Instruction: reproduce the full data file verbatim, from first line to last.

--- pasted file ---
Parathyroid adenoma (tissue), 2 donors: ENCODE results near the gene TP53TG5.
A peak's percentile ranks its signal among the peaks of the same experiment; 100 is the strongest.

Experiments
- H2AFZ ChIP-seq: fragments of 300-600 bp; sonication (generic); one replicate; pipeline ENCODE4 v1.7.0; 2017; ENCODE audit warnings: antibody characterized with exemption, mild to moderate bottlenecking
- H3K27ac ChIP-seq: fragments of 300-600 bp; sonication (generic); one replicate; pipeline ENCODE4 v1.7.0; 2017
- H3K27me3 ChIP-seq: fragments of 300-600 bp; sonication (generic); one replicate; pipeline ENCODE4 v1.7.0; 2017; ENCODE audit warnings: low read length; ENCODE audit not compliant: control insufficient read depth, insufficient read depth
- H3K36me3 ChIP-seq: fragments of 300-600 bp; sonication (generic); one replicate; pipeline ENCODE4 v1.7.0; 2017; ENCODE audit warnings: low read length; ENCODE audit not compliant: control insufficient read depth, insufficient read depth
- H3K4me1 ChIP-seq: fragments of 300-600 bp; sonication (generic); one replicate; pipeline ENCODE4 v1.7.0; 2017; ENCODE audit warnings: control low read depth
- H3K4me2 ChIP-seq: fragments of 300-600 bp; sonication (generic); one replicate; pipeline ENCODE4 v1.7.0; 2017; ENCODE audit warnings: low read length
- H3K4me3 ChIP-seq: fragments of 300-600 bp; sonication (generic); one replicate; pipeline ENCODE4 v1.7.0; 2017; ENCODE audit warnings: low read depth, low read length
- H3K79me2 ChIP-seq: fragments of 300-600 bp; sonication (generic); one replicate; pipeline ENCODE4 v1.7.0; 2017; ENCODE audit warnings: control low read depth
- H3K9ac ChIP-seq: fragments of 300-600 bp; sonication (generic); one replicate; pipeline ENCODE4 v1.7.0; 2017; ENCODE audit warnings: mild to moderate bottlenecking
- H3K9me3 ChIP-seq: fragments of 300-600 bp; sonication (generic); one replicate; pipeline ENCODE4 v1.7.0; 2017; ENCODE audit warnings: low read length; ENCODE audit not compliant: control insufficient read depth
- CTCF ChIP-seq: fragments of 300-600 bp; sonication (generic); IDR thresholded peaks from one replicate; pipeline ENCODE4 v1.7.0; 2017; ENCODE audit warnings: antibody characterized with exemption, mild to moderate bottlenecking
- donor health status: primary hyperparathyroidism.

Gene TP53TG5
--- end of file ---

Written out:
Parathyroid adenoma (tissue), 2 donors: ENCODE results near the gene TP53TG5.
A peak's percentile ranks its signal among the peaks of the same experiment; 100 is the strongest.

Experiments
- H2AFZ ChIP-seq: fragments of 300-600 bp; sonication (generic); one replicate; pipeline ENCODE4 v1.7.0; 2017; ENCODE audit warnings: antibody characterized with exemption, mild to moderate bottlenecking
- H3K27ac ChIP-seq: fragments of 300-600 bp; sonication (generic); one replicate; pipeline ENCODE4 v1.7.0; 2017
- H3K27me3 ChIP-seq: fragments of 300-600 bp; sonication (generic); one replicate; pipeline ENCODE4 v1.7.0; 2017; ENCODE audit warnings: low read length; ENCODE audit not compliant: control insufficient read depth, insufficient read depth
- H3K36me3 ChIP-seq: fragments of 300-600 bp; sonication (generic); one replicate; pipeline ENCODE4 v1.7.0; 2017; ENCODE audit warnings: low read length; ENCODE audit not compliant: control insufficient read depth, insufficient read depth
- H3K4me1 ChIP-seq: fragments of 300-600 bp; sonication (generic); one replicate; pipeline ENCODE4 v1.7.0; 2017; ENCODE audit warnings: control low read depth
- H3K4me2 ChIP-seq: fragments of 300-600 bp; sonication (generic); one replicate; pipeline ENCODE4 v1.7.0; 2017; ENCODE audit warnings: low read length
- H3K4me3 ChIP-seq: fragments of 300-600 bp; sonication (generic); one replicate; pipeline ENCODE4 v1.7.0; 2017; ENCODE audit warnings: low read depth, low read length
- H3K79me2 ChIP-seq: fragments of 300-600 bp; sonication (generic); one replicate; pipeline ENCODE4 v1.7.0; 2017; ENCODE audit warnings: control low read depth
- H3K9ac ChIP-seq: fragments of 300-600 bp; sonication (generic); one replicate; pipeline ENCODE4 v1.7.0; 2017; ENCODE audit warnings: mild to moderate bottlenecking
- H3K9me3 ChIP-seq: fragments of 300-600 bp; sonication (generic); one replicate; pipeline ENCODE4 v1.7.0; 2017; ENCODE audit warnings: low read length; ENCODE audit not compliant: control insufficient read depth
- CTCF ChIP-seq: fragments of 300-600 bp; sonication (generic); IDR thresholded peaks from one replicate; pipeline ENCODE4 v1.7.0; 2017; ENCODE audit warnings: antibody characterized with exemption, mild to moderate bottlenecking
- donor health status: primary hyperparathyroidism.

Gene TP53TG5